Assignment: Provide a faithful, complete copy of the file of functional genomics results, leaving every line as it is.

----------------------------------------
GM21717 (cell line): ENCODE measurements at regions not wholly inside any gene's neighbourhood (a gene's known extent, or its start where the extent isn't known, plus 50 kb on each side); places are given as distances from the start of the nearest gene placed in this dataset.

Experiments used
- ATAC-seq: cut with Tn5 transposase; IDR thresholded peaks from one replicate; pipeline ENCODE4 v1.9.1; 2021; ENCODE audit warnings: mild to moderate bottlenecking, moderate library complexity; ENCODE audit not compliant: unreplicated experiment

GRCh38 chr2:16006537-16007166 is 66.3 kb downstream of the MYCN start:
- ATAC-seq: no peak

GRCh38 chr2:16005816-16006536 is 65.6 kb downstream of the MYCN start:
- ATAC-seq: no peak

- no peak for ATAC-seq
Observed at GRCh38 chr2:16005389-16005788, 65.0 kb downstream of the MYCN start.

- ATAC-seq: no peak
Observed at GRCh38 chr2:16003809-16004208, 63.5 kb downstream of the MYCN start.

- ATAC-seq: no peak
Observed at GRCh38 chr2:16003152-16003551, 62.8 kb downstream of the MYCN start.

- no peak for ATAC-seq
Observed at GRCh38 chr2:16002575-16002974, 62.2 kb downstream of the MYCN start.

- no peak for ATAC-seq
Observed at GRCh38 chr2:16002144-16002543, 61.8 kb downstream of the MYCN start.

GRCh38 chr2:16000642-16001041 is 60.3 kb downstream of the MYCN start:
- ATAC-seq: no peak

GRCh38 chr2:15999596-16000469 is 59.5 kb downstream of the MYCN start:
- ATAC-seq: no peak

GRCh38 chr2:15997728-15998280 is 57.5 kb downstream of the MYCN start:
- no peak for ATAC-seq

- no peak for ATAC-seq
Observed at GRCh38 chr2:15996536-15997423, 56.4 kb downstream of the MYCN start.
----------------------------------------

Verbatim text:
GM21717 (cell line): ENCODE measurements at regions not wholly inside any gene's neighbourhood (a gene's known extent, or its start where the extent isn't known, plus 50 kb on each side); places are given as distances from the start of the nearest gene placed in this dataset.

Experiments used
- ATAC-seq: cut with Tn5 transposase; IDR thresholded peaks from one replicate; pipeline ENCODE4 v1.9.1; 2021; ENCODE audit warnings: mild to moderate bottlenecking, moderate library complexity; ENCODE audit not compliant: unreplicated experiment

GRCh38 chr2:16006537-16007166 is 66.3 kb downstream of the MYCN start:
- ATAC-seq: no peak

GRCh38 chr2:16005816-16006536 is 65.6 kb downstream of the MYCN start:
- ATAC-seq: no peak

- no peak for ATAC-seq
Observed at GRCh38 chr2:16005389-16005788, 65.0 kb downstream of the MYCN start.

- ATAC-seq: no peak
Observed at GRCh38 chr2:16003809-16004208, 63.5 kb downstream of the MYCN start.

- ATAC-seq: no peak
Observed at GRCh38 chr2:16003152-16003551, 62.8 kb downstream of the MYCN start.

- no peak for ATAC-seq
Observed at GRCh38 chr2:16002575-16002974, 62.2 kb downstream of the MYCN start.

- no peak for ATAC-seq
Observed at GRCh38 chr2:16002144-16002543, 61.8 kb downstream of the MYCN start.

GRCh38 chr2:16000642-16001041 is 60.3 kb downstream of the MYCN start:
- ATAC-seq: no peak

GRCh38 chr2:15999596-16000469 is 59.5 kb downstream of the MYCN start:
- ATAC-seq: no peak

GRCh38 chr2:15997728-15998280 is 57.5 kb downstream of the MYCN start:
- no peak for ATAC-seq

- no peak for ATAC-seq
Observed at GRCh38 chr2:15996536-15997423, 56.4 kb downstream of the MYCN start.